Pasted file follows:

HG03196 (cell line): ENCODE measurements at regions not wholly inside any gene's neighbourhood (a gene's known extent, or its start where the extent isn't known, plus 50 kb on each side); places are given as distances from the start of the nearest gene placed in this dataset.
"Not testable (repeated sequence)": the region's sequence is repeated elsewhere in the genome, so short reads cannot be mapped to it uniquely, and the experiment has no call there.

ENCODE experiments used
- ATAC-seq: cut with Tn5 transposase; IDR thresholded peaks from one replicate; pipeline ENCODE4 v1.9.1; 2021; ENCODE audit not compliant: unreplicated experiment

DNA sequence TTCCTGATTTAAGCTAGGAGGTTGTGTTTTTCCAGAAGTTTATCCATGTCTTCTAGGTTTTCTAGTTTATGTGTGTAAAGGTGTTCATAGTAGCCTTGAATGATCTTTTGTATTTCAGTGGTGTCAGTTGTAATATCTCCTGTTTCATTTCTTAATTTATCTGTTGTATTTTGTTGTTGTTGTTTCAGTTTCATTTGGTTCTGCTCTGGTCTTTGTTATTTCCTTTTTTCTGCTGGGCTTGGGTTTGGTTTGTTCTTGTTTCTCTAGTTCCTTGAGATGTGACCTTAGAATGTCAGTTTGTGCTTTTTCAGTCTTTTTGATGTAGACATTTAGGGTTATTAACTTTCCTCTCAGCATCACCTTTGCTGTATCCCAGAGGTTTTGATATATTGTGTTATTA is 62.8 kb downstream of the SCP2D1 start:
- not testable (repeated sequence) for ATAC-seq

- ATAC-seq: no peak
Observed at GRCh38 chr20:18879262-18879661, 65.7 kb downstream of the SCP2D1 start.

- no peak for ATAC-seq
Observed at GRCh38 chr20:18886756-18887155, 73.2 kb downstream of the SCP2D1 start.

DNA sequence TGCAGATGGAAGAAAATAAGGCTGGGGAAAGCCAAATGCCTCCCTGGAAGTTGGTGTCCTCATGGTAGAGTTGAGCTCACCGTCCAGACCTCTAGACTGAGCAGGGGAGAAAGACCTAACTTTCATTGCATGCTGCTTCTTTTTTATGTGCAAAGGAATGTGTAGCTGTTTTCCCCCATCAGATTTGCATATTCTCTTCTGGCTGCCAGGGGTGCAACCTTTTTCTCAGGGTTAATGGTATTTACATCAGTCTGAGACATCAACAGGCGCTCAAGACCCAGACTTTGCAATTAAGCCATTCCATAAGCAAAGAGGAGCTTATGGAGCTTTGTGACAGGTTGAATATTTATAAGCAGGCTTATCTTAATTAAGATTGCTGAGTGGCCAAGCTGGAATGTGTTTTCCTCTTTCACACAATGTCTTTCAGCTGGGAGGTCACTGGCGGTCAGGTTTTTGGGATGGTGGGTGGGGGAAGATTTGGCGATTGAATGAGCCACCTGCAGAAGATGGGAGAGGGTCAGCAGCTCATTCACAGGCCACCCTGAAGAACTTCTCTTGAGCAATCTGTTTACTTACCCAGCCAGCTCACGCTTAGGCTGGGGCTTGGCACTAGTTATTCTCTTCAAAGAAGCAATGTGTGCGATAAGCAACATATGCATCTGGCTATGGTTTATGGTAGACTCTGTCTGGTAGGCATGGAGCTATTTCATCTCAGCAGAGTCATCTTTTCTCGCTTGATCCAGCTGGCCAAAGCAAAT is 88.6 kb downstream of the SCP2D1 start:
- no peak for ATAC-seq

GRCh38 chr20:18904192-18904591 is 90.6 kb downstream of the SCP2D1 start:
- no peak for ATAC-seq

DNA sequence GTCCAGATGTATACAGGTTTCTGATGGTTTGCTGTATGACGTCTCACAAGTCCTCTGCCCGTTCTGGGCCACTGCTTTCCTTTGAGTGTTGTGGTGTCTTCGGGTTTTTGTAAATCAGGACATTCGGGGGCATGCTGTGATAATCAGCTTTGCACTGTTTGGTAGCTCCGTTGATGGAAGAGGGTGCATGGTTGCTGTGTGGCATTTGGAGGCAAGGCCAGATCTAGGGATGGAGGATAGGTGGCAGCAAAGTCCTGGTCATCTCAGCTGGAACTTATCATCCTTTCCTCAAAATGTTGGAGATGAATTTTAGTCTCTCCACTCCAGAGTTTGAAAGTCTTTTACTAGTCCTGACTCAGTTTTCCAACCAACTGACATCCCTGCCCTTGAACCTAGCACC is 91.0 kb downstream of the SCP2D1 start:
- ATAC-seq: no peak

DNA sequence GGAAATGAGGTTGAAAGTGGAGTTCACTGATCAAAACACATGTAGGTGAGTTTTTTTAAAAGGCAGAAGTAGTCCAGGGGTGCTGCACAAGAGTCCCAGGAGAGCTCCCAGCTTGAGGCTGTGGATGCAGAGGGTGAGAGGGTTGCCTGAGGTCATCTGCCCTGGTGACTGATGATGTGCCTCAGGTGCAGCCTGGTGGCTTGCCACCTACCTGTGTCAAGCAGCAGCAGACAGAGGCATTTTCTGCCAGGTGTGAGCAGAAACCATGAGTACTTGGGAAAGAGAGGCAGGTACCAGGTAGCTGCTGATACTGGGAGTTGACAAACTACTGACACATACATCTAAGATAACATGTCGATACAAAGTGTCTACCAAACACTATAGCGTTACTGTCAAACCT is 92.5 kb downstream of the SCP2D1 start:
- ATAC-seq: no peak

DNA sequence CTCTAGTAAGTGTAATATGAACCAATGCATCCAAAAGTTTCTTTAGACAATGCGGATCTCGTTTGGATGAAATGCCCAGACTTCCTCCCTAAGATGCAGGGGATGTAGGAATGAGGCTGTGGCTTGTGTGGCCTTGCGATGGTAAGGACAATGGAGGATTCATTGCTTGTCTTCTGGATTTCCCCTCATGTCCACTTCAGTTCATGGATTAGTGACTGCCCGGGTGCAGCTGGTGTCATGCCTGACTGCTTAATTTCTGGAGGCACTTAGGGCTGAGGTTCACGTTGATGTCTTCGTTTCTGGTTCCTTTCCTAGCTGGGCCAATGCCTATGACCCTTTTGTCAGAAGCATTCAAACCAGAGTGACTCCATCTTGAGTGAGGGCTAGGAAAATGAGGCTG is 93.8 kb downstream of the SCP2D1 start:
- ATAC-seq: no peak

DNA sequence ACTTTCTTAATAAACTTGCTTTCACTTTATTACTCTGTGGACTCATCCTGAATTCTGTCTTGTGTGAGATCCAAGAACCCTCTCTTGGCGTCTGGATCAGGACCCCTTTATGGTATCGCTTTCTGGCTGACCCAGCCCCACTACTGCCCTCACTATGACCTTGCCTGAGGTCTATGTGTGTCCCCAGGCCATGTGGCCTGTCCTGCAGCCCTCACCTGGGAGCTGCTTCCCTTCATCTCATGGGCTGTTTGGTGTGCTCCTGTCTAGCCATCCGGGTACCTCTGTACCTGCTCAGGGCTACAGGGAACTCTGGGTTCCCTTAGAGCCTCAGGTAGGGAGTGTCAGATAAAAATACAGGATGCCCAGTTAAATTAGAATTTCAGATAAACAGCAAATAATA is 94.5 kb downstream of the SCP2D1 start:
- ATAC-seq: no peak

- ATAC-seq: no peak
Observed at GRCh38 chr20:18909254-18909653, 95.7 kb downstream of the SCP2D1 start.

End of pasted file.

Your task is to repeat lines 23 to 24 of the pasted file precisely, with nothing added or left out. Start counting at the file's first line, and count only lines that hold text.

- ATAC-seq: no peak
Observed at GRCh38 chr20:18909254-18909653, 95.7 kb downstream of the SCP2D1 start.